Abstract 3074: Acute Stroke Nurse Response Pilot Program
Background: Less than 10% of ischemic stroke patients receive tissue plasminogen activator. Low treatment rates have been associated with delay in hospital presentation and reluctance to treat. Studies have found that a combination of community and professional education increase thrombolytic therapy from 2.2% to 11.3% with the data suggesting that professional education made the most impact. An Acute Stroke Nurse Response educational program was piloted as a means of providing specialized treatment education for nurses in North Carolina.
Project goals: A. Increase the number of nurses across the state experienced to provide acute stroke assessment and treatment. B. Determine the best educational approach: on-line vs. class room vs. both. C. Develop a mock code stroke training module. D. Provide guidance in developing individualized models of stroke care protocols.
Measurable objectives: A. Gauge interest in the program. B. Assess pre and post-test knowledge measuring effectiveness of modules. C. Assess nurse preference for teaching method. D. Evaluate the methodology of the mock code stroke module.
Methods: The educational program covered stroke topics through on-line modules and a one day lecture series to meet the needs of the working nurse. The program consisted of 10 specialized stroke training modules: Module 1: Introduction to Stroke Module 2: Emergency Management Module 3: Acute Stroke Treatment Module 4: Management of ICH Module 5: Stroke Prevention Module 6: Nursing Care of the Stroke Patient Lecture 7: Neurological Assessment Lecture 8: Stroke Imaging Lecture 9: Quality Improvement/Joint Commission Primary Certification Lecture 10: Mock Stroke Code 6 weeks were allowed to complete the on-line modules prior to the day lecture series. Pre and post-test exams were administered to assess baseline knowledge and knowledge gained.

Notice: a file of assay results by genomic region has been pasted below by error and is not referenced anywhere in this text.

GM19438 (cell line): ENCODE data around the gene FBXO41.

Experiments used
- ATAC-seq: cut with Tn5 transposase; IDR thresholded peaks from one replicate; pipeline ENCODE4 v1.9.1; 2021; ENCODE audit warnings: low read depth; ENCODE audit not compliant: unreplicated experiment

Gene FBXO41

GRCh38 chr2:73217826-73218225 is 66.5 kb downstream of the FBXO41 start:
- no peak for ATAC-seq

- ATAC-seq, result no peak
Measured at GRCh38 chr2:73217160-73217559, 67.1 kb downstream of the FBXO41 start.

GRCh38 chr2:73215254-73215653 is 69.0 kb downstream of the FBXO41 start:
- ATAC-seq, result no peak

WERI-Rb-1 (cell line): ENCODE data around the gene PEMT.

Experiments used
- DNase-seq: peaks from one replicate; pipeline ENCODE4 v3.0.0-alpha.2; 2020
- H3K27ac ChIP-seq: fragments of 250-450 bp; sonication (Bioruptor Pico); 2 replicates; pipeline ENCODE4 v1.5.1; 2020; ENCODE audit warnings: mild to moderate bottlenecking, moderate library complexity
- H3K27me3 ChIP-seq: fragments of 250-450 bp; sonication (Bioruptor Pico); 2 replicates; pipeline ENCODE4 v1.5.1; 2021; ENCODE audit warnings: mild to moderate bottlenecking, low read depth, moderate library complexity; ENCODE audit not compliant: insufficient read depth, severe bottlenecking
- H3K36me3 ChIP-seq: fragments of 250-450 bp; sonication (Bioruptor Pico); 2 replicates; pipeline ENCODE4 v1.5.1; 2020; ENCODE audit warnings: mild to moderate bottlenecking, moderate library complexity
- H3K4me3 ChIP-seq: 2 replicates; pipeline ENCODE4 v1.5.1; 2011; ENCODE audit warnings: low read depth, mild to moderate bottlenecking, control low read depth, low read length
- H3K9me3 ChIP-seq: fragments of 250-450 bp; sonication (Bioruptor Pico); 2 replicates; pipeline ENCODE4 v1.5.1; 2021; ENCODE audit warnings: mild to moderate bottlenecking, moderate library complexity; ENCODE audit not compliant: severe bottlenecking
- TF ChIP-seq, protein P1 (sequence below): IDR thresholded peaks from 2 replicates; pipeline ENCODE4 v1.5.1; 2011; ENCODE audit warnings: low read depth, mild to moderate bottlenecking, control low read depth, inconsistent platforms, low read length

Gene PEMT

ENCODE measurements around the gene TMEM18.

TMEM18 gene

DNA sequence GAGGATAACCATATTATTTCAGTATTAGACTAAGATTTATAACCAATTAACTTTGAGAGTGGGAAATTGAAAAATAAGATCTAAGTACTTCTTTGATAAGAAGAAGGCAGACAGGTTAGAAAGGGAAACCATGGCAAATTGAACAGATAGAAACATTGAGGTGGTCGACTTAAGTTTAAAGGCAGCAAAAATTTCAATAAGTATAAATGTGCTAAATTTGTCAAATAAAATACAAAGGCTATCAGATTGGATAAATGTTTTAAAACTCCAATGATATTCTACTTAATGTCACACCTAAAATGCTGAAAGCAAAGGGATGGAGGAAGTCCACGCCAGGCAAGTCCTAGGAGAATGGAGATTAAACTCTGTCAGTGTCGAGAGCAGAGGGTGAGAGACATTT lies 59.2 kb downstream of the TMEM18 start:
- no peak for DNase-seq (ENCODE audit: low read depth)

Results: 42 nurses showed interest in the program. 12 nurses completed the pilot program. 10 were from NC, originating throughout the state and 2 from SC. Two participants were NP’s, 2 ED nurses, 3 staff nurses and 5 stroke coordinators. Participants had a mean pre-test score of 53.2, which increased significantly (p<0.001) to a mean post-test score of 77.8 (absolute mean improvement of 24.6%). The improvement in the scores ranged from 11.1 to 44.5% with one participant experiencing a decrease in test scores by 5.6%. Program feedback was positive, with strengths identified as “convenient and informative”. All participants requested the program continue as originally developed with on-line modules and the one day lecture series.
Conclusions: There was a significant educational benefit from this program, as demonstrated by participant responses to the pilot program.
- © 2012 by American Heart Association, Inc.